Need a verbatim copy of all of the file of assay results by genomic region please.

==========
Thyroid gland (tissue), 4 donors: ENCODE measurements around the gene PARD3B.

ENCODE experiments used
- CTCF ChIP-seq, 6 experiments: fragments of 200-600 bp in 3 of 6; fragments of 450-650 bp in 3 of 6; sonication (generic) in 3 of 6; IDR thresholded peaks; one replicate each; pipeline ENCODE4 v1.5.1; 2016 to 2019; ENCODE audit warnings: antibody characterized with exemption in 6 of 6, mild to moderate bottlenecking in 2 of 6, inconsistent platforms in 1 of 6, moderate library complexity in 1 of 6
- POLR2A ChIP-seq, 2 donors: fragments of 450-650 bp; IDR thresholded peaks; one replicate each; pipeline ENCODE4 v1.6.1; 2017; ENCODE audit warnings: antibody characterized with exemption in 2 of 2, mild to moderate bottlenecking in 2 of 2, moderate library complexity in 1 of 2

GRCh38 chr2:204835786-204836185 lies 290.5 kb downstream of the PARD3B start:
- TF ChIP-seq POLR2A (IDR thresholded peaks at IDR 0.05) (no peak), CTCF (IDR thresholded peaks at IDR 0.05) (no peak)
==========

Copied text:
Thyroid gland (tissue), 4 donors: ENCODE measurements around the gene PARD3B.

ENCODE experiments used
- CTCF ChIP-seq, 6 experiments: fragments of 200-600 bp in 3 of 6; fragments of 450-650 bp in 3 of 6; sonication (generic) in 3 of 6; IDR thresholded peaks; one replicate each; pipeline ENCODE4 v1.5.1; 2016 to 2019; ENCODE audit warnings: antibody characterized with exemption in 6 of 6, mild to moderate bottlenecking in 2 of 6, inconsistent platforms in 1 of 6, moderate library complexity in 1 of 6
- POLR2A ChIP-seq, 2 donors: fragments of 450-650 bp; IDR thresholded peaks; one replicate each; pipeline ENCODE4 v1.6.1; 2017; ENCODE audit warnings: antibody characterized with exemption in 2 of 2, mild to moderate bottlenecking in 2 of 2, moderate library complexity in 1 of 2

GRCh38 chr2:204835786-204836185 lies 290.5 kb downstream of the PARD3B start:
- TF ChIP-seq POLR2A (IDR thresholded peaks at IDR 0.05) (no peak), CTCF (IDR thresholded peaks at IDR 0.05) (no peak)